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y separately published work icon The Global South and Literature anthology   criticism  
Issue Details: First known date: 2018... 2018 The Global South and Literature
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AbstractHistoryArchive Description

'The 'Global South' has largely supplanted the 'Third World' in discussions of development studies, postcolonial studies, world literature and comparative literature respectively. The concept registers a new set of relationships between nations of the once colonized world as their connections to nations of the North diminish in significance. Such relationships register particularly clearly in contemporary cultural theory and literary production. The Global South and Literature explores the historical, cultural and literary applications of the term for twenty-first-century flows of transnational cultural influence, tracing their manifestations across the Global Southern traditions of Africa, Asia and Latin America. This collection of interdisciplinary contributions examines the origins, development and applications of this emergent term, employed at the nexus of the critical social sciences and developments in literary humanities and cultural studies. This book will be a key resource for students, graduates and researchers working in the field of postcolonial studies and world literature.'(Publication summary)

Contents

* Contents derived from the Cambridge, Cambridgeshire,
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England,
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United Kingdom (UK),
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Western Europe, Europe,
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Cambridge University Press , 2018 version. Please note that other versions/publications may contain different contents. See the Publication Details.
Extractive Industries in the Global South : Development, Necropolitics, Globalization and Planetary Ethics, Russell West-Pavlov , single work criticism

In Capital Volume 1. Marx (1976: 925-6) proclaims that -'[[i]f money...'comes into the world with a congenital bloodstain on one cheek.' capital comes (Into tne world] dripping from head to toe. from every pore, with blood and dirt." This dictum comes at the end of a long section on "primitive accumulation." a term Marx coins to describe the primordial foundations of modern industrial capitalism. One of the sites of "enmity° accumulation" that Marx identifies, alongside the European transition from the feudal order and serfdom via seventeenth- and eighteenth century enclosures with the concomitant creation of a proletariat awaiting the industrial revolution, is the seizure of the wealth of the New World in the Americas. India and Africa (Marx 1976: 915). It is interesting to set alongside Marx's glimpses of colonial forms of "primitive accumulation" Joseph Conrad's more pointed equivalent of the same process in Heart of Darkness (2010: 47): "The conquest of the earth, which mostly means the taking it away from those who have a different complexion or slightly flatter noses than ourselves, is not a pretty thing when you look into it too much." In this chapter, I take Marx's "dirt" and Conrad's -"earth" at face value, reading them over-literally as Freudian dream-language might do: dirt not only as moral stiltedness, the earth not only as the globe, but both as that which is dug out of the ground in what is perhaps the most primeval of colonial forms of exploitation since the arrival of the Spanish in the Americas (Galeano 1997). Colonialism in its primordial and least developed form begins with the extraction of precious minerals and the co-optation of natives to do the "dirty" work of mining. "Primitive accumulation." says Marx, begins. In its most primitive phases. with the discovery of gold and silver in America, (and] the extirpation. enslavement and entombment in mines of the indigenous population of that continent" (Marx 1976: 915). In a dual and complementary movement. resources are extracted from the ground by enslaved natives laborers who take the place - Iiterally, spatially - of the minerals they have excavated. In a metaphoric process of exchange. the laborers become dirt, the waste products of mineral extraction. "entombed" in the very heaths left behind by the ore that has been transported to Europe. But the process of "entombing" also involves "encryptment" in the sense of Abraham and Torok (1994). where something is both buried and rendered indecipherable. remaining present however as an Irreducible influence despite its putative consignment to I he past at the moment of its always imminent excavation and extraction, it reasserts its uncanny contemporaneity in the present.'  (Introduction)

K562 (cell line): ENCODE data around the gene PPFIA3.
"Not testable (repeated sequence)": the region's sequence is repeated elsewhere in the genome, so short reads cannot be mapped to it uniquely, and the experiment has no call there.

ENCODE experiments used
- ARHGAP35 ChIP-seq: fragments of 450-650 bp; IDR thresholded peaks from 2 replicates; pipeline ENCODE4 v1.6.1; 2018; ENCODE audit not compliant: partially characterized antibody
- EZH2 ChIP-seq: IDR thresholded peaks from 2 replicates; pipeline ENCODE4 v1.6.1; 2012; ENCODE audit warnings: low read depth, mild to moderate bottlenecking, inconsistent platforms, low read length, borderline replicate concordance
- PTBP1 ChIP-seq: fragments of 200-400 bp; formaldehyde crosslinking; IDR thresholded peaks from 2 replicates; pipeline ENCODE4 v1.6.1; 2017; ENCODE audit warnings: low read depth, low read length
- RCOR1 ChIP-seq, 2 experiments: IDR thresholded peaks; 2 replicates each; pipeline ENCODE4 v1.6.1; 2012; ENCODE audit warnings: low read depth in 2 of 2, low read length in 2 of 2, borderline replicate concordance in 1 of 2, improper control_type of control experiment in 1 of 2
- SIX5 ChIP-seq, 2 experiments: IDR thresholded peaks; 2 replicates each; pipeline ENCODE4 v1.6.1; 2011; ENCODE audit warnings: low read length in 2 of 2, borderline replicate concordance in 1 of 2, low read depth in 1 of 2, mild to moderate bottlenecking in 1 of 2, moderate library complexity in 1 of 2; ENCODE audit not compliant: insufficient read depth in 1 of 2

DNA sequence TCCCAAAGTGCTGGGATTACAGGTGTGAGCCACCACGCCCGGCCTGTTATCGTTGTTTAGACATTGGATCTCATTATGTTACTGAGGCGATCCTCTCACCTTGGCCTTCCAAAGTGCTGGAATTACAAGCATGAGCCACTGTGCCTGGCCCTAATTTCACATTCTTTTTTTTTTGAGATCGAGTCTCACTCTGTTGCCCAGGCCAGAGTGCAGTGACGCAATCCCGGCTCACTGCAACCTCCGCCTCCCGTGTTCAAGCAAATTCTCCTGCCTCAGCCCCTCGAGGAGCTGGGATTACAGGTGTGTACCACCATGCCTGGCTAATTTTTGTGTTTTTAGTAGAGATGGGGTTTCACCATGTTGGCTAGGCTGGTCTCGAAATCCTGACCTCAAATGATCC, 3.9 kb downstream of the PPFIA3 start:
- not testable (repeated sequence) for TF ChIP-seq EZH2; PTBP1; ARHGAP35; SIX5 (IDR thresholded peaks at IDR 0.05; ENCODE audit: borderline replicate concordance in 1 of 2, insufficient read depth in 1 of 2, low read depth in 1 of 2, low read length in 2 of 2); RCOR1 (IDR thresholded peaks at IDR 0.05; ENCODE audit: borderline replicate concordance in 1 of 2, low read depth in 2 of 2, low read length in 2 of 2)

(p. 145-160)

Publication Details of Only Known VersionEarliest 2 Known Versions of

Last amended 26 Apr 2018 07:47:16
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